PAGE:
So what were going to do with the dining room is a little more austere late Colonial/early Federal style…white wash walls, with gray chair rail, mouldings and fireplace surround. We’ve ordered a group of Windsor side chairs and two Fan-Back Windsor’s for either end of the table. We’ll eventually replace our table with a wider and longer table better suited to the size of the room…but as always, money seems to dictate the decision-making. We’ll post some pics as the project moves along.

Archeology Update

We’ve done our first bit of archeology on the grounds…albeit very limited and not particularly structured or academic in nature.  What we did was a couple of straightline runs with the metal detector right off the kitchen.  If you’ve seen the old HABS (Historic American Buildings Survey) photo of the house on the Library of Congress website, it’s roughly adjacent to the old structure directly behind the kitchen and visible on the right side of the picture.  We figured there was probably a lot junk to be found in this area and certainly the way the metal detector was singing, there is. 

The detector was lighting up on the “all metal” search so I put it into a discrimination mode so I could test for less common metals than busted up pieces of iron and old nails.  Coming back towards the house at the end of my first run I got a different signal.  So we started digging.  About 8″ down we hit a layer of gravel underneath all the soft sandy topsoil we have here.  I started hand sifting through the gravel and dirt and uncovered a handful of old iron nails, some type of iron line or cable and what appears to be the outside/front part of a pocket watch case.  Interestingly, it appears to be aluminum…which seems unexpected, but I’m definitively NOT an expert on the history of time pieces.  So I think our next step is to assemble a 1/4″ sifter and starting doing this the right way.  I’ll post all our discoveries right here on the blog.  In the meantime, check out what we found:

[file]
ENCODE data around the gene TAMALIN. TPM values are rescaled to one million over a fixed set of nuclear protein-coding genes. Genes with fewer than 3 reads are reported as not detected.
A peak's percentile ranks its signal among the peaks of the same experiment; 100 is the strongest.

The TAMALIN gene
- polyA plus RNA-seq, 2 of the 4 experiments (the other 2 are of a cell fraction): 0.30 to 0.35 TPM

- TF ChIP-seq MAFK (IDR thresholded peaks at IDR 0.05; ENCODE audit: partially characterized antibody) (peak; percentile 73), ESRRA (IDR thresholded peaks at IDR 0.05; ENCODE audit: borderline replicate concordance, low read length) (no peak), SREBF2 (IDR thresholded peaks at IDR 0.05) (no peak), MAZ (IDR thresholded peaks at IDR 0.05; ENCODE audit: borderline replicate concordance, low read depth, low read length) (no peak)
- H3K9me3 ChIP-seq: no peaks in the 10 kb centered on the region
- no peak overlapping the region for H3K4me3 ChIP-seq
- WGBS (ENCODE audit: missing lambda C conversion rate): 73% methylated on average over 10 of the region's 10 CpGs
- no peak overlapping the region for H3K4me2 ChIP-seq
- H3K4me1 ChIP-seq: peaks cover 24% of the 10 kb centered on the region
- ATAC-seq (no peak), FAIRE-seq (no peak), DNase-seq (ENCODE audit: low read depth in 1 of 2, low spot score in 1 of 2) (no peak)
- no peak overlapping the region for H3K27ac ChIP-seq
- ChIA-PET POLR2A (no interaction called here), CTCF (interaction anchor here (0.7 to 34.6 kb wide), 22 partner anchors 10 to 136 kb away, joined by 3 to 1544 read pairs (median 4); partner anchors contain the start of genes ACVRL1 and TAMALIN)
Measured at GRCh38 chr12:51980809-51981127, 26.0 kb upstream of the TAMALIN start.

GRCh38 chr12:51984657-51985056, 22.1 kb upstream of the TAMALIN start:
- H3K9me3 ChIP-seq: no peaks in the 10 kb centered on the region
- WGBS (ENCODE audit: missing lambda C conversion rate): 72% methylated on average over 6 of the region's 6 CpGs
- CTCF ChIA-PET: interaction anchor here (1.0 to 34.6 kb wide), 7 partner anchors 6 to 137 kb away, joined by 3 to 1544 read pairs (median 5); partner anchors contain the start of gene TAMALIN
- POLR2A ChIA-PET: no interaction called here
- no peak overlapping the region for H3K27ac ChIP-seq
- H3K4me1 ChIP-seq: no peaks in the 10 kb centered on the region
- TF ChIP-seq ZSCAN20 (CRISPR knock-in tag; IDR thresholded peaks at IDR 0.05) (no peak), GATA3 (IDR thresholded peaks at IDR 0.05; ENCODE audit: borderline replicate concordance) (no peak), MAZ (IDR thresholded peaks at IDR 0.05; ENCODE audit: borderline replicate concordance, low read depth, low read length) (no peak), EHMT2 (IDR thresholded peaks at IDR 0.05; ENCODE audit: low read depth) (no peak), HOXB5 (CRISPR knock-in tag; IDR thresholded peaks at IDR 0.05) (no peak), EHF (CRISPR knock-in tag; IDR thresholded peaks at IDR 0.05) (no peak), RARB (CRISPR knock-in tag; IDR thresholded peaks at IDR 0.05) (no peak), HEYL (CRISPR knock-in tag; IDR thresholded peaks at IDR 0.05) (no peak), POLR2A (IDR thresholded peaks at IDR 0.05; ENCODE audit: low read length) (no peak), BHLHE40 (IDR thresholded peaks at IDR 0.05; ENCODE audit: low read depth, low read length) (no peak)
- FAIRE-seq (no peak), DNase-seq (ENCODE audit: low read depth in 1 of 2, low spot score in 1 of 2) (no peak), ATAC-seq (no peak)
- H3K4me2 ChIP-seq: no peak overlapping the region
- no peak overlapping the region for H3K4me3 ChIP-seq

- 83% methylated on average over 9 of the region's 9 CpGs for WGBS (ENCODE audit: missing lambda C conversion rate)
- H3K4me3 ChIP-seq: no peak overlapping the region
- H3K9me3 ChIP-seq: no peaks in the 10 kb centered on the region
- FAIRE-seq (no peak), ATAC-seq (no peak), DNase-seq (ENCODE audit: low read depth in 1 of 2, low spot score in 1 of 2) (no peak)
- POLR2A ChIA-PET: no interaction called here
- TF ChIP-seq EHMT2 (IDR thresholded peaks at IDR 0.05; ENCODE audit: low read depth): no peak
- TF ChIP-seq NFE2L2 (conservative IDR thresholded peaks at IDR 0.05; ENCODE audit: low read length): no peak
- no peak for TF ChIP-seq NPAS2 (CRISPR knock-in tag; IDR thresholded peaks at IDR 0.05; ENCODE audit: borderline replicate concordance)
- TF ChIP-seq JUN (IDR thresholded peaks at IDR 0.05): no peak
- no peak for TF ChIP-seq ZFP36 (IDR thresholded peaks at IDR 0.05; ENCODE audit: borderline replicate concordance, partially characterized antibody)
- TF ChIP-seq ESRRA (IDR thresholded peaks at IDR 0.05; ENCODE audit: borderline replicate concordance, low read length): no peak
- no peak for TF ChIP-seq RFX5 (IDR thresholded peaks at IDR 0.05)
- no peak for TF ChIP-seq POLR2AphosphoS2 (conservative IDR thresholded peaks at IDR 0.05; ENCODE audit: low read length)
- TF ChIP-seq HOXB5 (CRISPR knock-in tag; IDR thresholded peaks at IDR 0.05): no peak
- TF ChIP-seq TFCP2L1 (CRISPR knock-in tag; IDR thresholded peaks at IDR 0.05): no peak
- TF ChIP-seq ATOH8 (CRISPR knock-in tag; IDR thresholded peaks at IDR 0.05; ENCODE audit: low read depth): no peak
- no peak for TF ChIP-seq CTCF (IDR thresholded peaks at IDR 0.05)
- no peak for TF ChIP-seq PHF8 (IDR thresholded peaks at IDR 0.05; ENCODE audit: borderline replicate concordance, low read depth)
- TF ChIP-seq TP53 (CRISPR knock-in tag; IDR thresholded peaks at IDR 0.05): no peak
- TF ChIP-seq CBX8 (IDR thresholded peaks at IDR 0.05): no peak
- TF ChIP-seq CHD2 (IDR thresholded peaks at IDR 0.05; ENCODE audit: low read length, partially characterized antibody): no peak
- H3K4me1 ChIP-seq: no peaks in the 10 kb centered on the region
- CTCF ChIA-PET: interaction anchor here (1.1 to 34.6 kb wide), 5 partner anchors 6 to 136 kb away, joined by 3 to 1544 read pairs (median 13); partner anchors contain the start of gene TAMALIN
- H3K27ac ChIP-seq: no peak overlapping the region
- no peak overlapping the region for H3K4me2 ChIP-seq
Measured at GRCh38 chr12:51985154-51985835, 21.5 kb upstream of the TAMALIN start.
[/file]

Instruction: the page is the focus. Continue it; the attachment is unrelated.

some iron nails and possibly a pocket watch case from our first dig

Today, on a very rainy and cold Saturday, we took an afternoon drive to Fredericksburg, VA to go to the Mid Atlantic Historic Home Show.  A small, but very interesting conference.  We spent the majority of our time with an expert in window sash restoration.  We’ve probably got a cracked pane of glass in nearly every window in the house.  I suspect it’s house settling, sticking windows and/or the related “slamming” that tends to result from old windows that don’t open and close too well anymore.  Either way, like I said most have a broken pane of glass, nearly all are stuck and have fairly thick, cracking coats of paint.  Interestingly, we learned that if you have good storm windows on the exterior of the house (interior storm windows are another topic for another day), then essentially you’ve halted the destruction of the window and don’t need to panic.  We’re fortunate because we do have attractive, sound and functional storm’s protecting all of the glass in the house.  Therefore, we can really take thoughtful approach to the restoration. 

What we are having done very soon is a chimney survey and inspection.  We found a specialist at the show that will take laboratory samples of your mortar and have new mortar mixed that chemically duplicates what was used in the original construction.  They explained that it’s important, because foreign compounds tend to trap water between the compound and original materials…which hastens additional damage.  We’ll take them up for their offer of an inspection, but I think we’ll get a competing bid to make sure we have a couple of perspectives on this little piece of information.

In closing, I’ll leave you with a little event news.  We’re going to be hosting a holiday picture event in the barn.  We’ll have a photographer here to pictures of kids and families with holiday decorated horses, ponies and sheep.  Should be a pretty neat event with hot cider, bonfire, and other usual holiday trimmings.  If you get a chance, come on out and see the place and get a holiday picture.  It’s all to help fund the Freedom Hill Horse Rescue charity, with whom we have a wonderful relationship.  You can get information about the event on the Facebook page:  http://www.facebook.com/event.php?eid=206823549386632